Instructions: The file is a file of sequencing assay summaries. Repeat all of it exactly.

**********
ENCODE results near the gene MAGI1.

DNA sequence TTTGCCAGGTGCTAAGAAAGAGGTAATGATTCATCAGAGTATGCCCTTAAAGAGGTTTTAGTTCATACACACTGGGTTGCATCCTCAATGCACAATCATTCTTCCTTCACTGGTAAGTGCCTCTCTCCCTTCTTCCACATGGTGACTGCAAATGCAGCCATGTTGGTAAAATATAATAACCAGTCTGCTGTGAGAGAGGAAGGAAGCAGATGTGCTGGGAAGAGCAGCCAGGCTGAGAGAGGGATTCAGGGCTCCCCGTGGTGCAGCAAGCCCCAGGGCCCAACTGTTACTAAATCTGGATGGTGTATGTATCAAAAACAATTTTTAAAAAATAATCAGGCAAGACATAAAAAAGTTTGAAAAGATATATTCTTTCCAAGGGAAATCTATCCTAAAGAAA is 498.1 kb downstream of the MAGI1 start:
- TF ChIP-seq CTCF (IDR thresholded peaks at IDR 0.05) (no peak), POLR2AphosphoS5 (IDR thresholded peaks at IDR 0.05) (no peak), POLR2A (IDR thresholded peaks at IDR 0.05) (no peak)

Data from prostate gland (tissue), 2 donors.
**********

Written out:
ENCODE results near the gene MAGI1.

DNA sequence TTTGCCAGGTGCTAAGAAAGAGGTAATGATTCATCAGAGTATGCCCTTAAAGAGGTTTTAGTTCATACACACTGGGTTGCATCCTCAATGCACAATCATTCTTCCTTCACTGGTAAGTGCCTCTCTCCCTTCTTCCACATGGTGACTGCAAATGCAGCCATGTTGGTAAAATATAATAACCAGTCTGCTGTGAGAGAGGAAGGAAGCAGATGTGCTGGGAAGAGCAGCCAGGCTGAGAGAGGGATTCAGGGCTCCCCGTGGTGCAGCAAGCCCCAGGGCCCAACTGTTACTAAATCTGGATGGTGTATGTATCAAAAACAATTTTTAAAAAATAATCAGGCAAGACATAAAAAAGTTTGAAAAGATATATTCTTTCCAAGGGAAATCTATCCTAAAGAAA is 498.1 kb downstream of the MAGI1 start:
- TF ChIP-seq CTCF (IDR thresholded peaks at IDR 0.05) (no peak), POLR2AphosphoS5 (IDR thresholded peaks at IDR 0.05) (no peak), POLR2A (IDR thresholded peaks at IDR 0.05) (no peak)

Data from prostate gland (tissue), 2 donors.